Nevertheless, for those who plan to hit roots in Thailand, it might be wise to do some early planning and not to waste time entering Thailand and dragging it on a lesser permeant visa Status. In such cases, there are 3 main roots that people should give thought to (subject to them meeting the requisite criteria):

9.1 Employment Root – Employment on a work permit for 5 years; to a Permanent Resident for 5 years with a Work Permit for the last 3 years; to Nationality. This process will take more than 10 years at the least and although it is very difficult to obtain citizenship status it is not all impossible;

9.2 Marriage Root – Marry a Thai national, reside for 5 years with a Work Permit for the last 3 years; to Nationality; or

9.3 Student Root – graduate from a Thai university, reside for 5 years with a Work Permit for the last 3 years; to Nationality.

The last two suggested roots will usually be faster than the ‘Employment Root’ above as you do not have to go through Permeant Resident stage, but not without their disadvantages. As it is admittedly difficult to obtain citizenship, a person may therefore simply opt to reach the best next thing of a Permanent Resident status.

10. Immigration Department:

See general Google Maps with Immigration Offices throughout Thailand:

https://www.google.com/maps/d/viewer?mid=1r81uyBYdMeM7A7W_-5L1pFWfsFQ&hl=en_US&ll=15.104092433499183%2C103.63577326132804&z=6

10.1 Bangkok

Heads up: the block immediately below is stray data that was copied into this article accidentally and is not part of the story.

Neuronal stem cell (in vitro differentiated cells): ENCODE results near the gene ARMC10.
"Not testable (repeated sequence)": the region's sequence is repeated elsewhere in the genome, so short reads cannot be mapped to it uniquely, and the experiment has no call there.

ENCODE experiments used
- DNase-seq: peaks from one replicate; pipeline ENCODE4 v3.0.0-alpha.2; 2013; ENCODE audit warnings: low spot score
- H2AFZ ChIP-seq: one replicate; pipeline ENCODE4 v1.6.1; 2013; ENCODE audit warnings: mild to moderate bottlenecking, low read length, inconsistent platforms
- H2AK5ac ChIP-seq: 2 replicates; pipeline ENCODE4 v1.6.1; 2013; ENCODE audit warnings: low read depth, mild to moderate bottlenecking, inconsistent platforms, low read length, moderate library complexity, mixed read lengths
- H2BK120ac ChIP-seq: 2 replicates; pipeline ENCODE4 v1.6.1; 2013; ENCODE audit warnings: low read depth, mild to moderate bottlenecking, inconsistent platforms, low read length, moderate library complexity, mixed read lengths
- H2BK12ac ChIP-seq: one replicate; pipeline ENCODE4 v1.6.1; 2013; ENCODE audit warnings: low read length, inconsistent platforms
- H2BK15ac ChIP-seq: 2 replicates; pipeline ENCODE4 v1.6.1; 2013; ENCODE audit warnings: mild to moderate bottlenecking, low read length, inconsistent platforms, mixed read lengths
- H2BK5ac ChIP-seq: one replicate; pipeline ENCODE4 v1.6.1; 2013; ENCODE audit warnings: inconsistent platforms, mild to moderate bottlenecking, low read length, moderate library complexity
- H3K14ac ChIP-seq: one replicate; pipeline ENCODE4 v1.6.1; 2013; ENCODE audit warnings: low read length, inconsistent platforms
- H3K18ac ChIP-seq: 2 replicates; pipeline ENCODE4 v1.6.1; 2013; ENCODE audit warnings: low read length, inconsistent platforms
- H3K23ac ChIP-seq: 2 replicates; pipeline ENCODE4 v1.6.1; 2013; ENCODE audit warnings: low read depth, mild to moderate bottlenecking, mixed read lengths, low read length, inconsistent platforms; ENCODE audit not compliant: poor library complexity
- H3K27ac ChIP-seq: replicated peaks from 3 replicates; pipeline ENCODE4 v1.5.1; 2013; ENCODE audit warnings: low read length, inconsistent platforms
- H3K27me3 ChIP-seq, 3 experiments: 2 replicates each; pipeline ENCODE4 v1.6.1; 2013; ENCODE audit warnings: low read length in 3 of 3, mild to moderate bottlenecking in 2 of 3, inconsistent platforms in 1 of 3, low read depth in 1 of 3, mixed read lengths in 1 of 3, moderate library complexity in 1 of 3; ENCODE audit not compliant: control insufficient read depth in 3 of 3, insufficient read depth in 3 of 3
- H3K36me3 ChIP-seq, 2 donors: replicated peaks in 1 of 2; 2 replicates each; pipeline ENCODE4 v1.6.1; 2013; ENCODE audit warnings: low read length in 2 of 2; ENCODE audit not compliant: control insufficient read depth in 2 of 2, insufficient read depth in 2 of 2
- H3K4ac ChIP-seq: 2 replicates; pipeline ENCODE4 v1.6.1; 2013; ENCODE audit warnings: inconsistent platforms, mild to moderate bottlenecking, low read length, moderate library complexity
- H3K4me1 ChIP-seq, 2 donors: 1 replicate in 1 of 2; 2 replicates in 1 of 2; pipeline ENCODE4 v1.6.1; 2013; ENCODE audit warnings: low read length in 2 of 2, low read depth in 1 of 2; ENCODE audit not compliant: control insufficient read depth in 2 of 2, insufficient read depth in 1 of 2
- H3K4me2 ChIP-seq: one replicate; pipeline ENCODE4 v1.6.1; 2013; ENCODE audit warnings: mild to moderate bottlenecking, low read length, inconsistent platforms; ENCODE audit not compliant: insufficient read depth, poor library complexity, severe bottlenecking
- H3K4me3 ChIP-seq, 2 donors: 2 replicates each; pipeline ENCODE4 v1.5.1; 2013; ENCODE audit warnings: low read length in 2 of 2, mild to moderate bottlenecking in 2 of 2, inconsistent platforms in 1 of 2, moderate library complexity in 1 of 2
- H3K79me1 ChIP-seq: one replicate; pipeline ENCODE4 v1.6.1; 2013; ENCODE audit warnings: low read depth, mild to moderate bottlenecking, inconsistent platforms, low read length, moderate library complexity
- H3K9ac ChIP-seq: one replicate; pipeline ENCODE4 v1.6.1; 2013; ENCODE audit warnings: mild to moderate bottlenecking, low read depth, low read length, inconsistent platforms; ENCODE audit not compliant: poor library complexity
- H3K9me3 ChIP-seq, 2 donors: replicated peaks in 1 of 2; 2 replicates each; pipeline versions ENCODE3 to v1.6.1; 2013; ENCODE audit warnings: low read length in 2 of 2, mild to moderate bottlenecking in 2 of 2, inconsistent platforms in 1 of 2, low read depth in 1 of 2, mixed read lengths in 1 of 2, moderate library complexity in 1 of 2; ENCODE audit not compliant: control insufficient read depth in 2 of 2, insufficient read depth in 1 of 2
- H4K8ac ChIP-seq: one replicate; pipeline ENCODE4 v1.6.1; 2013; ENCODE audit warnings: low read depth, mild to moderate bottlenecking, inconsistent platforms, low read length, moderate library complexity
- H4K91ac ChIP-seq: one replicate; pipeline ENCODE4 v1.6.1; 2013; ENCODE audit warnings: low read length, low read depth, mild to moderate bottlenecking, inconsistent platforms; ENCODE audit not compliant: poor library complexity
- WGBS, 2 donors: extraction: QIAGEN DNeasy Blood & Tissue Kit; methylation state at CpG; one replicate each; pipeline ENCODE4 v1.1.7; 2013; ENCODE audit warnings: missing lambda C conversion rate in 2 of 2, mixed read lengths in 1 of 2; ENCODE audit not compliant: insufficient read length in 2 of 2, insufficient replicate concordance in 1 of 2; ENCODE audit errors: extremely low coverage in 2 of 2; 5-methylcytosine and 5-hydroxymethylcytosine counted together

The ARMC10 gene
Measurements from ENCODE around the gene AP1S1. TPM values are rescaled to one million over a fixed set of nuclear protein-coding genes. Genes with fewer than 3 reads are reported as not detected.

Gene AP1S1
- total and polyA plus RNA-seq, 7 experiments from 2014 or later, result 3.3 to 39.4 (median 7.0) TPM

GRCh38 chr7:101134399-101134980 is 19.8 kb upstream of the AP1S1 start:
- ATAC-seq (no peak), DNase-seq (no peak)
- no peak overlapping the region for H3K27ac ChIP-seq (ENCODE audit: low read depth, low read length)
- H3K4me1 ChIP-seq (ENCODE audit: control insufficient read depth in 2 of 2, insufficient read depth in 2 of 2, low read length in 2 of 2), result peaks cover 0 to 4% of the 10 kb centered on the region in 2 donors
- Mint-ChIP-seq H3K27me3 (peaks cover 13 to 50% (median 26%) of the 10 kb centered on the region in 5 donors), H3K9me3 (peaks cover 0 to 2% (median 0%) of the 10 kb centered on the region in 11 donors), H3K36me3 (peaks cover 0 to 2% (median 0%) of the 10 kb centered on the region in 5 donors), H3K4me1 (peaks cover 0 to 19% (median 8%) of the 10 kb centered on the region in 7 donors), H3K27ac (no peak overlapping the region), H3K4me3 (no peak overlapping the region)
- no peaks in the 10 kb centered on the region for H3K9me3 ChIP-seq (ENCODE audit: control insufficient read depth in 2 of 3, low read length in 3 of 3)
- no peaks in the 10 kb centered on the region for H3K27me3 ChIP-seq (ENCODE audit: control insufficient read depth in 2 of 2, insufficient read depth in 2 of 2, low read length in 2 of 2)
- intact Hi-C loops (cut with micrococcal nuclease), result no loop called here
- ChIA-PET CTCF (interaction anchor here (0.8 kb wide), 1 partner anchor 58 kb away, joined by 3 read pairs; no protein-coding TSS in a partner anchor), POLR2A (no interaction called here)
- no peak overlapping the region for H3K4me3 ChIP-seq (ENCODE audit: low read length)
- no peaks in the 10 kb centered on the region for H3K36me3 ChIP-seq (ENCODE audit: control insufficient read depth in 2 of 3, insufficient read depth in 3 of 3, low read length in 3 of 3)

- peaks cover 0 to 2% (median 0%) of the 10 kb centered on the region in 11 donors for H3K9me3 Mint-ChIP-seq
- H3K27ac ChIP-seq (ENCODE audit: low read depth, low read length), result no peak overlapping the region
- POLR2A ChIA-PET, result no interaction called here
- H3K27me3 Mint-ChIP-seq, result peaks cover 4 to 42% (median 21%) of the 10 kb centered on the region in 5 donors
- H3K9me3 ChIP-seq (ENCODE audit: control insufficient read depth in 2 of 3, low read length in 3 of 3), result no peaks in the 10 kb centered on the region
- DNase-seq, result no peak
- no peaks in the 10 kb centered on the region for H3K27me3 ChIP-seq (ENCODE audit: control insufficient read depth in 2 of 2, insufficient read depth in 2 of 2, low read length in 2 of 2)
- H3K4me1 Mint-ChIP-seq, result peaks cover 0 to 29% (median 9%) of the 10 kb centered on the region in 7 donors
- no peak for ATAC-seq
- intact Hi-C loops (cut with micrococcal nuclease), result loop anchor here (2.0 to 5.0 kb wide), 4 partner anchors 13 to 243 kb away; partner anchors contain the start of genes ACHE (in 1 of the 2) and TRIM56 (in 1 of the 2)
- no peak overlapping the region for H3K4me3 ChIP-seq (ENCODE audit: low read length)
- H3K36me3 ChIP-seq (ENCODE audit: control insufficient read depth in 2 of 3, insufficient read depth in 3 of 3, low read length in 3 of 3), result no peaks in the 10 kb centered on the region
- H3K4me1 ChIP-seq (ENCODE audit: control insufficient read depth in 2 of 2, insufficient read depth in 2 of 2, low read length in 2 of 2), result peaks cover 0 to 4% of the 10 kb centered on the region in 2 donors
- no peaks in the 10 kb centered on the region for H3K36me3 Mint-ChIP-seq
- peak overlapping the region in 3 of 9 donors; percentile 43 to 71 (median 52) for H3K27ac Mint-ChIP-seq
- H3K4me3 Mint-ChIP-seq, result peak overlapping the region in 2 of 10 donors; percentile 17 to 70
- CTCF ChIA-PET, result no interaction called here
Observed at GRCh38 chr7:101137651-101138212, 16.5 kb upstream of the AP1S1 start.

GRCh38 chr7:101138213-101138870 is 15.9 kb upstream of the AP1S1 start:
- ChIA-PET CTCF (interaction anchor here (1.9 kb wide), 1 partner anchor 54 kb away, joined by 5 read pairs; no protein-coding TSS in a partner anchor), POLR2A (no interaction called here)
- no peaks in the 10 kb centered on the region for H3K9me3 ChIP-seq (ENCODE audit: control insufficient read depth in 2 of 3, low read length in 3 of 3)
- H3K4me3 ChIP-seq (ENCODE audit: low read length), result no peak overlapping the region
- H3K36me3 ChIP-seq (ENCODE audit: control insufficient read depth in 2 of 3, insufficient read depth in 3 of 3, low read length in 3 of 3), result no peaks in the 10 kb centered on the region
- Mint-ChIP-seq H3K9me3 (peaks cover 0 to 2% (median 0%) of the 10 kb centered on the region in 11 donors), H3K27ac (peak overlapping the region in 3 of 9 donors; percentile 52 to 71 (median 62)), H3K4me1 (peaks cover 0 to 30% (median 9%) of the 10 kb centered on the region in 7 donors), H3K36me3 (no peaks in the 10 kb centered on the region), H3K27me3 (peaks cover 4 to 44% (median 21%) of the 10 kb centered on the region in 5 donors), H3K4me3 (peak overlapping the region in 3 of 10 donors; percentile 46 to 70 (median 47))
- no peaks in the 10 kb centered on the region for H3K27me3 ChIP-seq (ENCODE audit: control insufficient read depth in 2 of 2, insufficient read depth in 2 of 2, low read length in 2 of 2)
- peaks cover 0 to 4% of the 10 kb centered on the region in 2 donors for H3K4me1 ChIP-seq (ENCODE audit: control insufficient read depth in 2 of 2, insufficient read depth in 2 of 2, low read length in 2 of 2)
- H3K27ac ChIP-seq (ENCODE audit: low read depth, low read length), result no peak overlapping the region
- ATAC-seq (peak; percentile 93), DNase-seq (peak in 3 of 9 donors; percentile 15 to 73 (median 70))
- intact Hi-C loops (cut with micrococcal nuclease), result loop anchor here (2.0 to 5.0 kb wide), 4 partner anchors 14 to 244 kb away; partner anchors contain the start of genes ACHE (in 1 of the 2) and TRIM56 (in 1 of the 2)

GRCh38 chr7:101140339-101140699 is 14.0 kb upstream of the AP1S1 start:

(a) Main Office- Laksi (Full services for all nationals)

Office of Immigration Bureau

Government Center B,

No. 120 Mu 3,

Chaeng Wattana Soi 7

Thung Song Hong, Laksi

Bangkok 10210

Phone: 0-2141-9889

Fax: 0-2143-8228

Call center: 1178

 

ด่านตรวจคนเข้าเมือง 
120 ม.3
แจ้งวัฒนะ ซอย 7 
ถ.แจ้งวัฒนะ 
เขตหลักสี่ 
กรุงเทพฯ 10210 

http://www.immigration.go.th

Opening Hours: Mon-Fri 08:30–16:30, Lunchbreak: 12:00-13:00. Closed Saturday, Sunday and Public Holidays Service

Google Map: https://goo.gl/maps/DMM7VHSCMDU2

(b) Bangkok Imperial World Lat Phrao Immigration Service Centre

(Only notification for staying longer than 90 days, save for Myanmar, Cambodia and Laos)

Imperial World Lat Phrao, 5th Floor

Lat Phrao Road

Bangkok

(c) Chamchuri Square (limited only for BOI One-Stop Service Center)

Chamchuri Square

Floor 18

319 Phaya Thai Rd.

Patumwan

Bangkok 10330

(d) Bangkok Big C Ratburana Immigration Service Centre

(Only notification for staying longer than 90 days, save for Myanmar, Cambodia and Laos)

Big C Supermarket, 19 Moo 9 Ratburana Rd.

Bangpakok, Bang Pakok, Rat

Burana, Bangkok 10140

10.2 Phuket

482 Phuket Road
Tambon Talat Yai
Amphoe Muang 
Phuket 83000
Phone: 0-7622-1905
Email:  [email protected] phuketimmigration.go.th

Website: http://www.phuketimmigration.go.th/main.php

ด่านตรวจคนเข้าเมือง
482 ถนนภูเก็ต 
ตำบลตลาดใหญ่
อ.เมือง 
จ.ภูเก็ต 83000

10.3 Samui Immigration Office

333 Maenam Road, Soi 1 Moo 1,

Tambon Maenam, Amphoe

Koh Samui,

Suratthani

84330

Tel: 0-7742-3440-1

Website: http://www.suratimmigration.go.th/en/index.php

10.4 Chiang Mai Immigration Office

G/F, A Building

Promenada Resort Mall, Tambon Tasala

Muang Chiang Mai

50200

Tel: 053142787, 0955428125

Website: http://www.chiangmaiimm.com/en/


Reference Documents

1. Visas Table – http://www.seasialegal.com/wp-content/uploads/2018/01/Visas-Table-29.12.2017.pdf

2. ‘Summary of Countries and Territories entitled for Visa Exemption and Visa on Arrival to Thailand’ – http://www.seasialegal.com/wp-content/uploads/2018/01/VOA-Visa-extemption-updated-Feb-2016.pdf

3. ‘Thailand Elite Residency Program table’ – http://www.seasialegal.com/wp-content/uploads/2018/01/Elite-Visa-Thailand-18.01.2018.jpg

4. Tourist Visa Flow Chart – http://www.seasialegal.com/wp-content/uploads/2018/01/Tourist-Visa-Flow-Chart-EN-29.12.2017.pdf

5. Work Permit Flow Chart – http://www.seasialegal.com/wp-content/uploads/2018/01/Work-Permit-Flow-Chart-EN-29.12.2017.pdf